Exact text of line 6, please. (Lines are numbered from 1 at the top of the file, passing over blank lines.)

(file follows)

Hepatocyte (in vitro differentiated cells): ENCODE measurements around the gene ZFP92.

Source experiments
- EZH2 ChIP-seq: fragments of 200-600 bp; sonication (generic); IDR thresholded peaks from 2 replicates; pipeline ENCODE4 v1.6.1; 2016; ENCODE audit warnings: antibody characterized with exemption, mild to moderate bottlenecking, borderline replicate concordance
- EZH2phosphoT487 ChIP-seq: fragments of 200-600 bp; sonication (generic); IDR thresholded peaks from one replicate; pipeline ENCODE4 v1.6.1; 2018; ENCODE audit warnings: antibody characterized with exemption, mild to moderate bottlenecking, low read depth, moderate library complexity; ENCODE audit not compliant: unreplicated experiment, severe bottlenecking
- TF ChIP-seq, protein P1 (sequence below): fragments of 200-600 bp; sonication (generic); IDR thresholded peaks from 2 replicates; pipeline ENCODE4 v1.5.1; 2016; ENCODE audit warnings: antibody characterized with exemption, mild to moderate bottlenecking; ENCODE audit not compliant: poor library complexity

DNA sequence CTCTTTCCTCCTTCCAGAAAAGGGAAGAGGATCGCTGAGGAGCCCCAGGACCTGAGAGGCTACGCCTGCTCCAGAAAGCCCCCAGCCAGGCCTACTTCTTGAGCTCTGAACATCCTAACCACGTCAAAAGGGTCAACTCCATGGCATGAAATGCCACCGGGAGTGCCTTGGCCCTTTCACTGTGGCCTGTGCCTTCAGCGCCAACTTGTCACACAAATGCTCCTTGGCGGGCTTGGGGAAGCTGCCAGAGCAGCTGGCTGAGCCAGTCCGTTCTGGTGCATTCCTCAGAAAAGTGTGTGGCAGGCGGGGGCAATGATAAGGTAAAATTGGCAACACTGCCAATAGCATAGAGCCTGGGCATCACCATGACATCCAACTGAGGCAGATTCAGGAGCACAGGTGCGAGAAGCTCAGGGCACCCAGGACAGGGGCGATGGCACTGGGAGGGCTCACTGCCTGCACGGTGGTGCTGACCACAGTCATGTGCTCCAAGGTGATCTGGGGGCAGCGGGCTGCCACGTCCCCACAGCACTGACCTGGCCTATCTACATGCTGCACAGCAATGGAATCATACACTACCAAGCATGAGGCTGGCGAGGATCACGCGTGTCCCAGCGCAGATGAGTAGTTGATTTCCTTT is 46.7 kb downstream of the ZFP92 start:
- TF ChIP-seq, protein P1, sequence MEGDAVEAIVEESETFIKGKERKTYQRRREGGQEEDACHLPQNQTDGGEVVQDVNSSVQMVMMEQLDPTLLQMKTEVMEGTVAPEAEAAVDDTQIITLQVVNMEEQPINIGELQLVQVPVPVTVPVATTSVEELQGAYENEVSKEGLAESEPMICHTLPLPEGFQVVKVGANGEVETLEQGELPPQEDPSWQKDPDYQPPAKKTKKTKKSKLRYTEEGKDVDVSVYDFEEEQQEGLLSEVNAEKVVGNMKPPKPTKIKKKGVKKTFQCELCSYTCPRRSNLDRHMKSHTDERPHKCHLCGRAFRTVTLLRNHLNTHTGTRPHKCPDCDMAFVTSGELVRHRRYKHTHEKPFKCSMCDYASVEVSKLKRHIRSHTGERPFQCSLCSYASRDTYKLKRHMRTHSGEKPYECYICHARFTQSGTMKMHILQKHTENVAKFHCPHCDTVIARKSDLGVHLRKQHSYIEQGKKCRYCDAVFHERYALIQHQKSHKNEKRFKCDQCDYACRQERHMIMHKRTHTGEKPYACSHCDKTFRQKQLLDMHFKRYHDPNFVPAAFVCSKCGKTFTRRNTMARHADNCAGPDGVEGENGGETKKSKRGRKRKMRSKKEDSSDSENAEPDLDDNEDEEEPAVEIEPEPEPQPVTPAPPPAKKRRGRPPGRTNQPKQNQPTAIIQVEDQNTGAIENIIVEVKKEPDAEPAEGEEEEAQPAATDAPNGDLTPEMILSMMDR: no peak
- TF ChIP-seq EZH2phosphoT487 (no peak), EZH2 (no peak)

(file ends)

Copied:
DNA sequence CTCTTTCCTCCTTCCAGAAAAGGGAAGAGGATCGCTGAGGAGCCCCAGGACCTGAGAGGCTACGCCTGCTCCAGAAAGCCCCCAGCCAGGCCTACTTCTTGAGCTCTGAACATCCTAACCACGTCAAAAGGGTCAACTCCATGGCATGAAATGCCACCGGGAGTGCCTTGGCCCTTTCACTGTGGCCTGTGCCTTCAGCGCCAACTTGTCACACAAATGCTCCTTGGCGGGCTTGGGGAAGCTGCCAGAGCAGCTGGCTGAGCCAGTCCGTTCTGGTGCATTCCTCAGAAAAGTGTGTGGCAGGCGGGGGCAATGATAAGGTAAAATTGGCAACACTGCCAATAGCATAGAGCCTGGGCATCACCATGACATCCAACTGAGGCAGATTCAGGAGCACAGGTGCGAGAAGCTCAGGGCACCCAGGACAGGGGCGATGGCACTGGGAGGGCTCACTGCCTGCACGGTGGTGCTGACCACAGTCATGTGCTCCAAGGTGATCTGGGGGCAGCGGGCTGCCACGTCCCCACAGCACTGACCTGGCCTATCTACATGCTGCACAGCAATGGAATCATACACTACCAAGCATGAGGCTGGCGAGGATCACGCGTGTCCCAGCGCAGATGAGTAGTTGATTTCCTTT is 46.7 kb downstream of the ZFP92 start: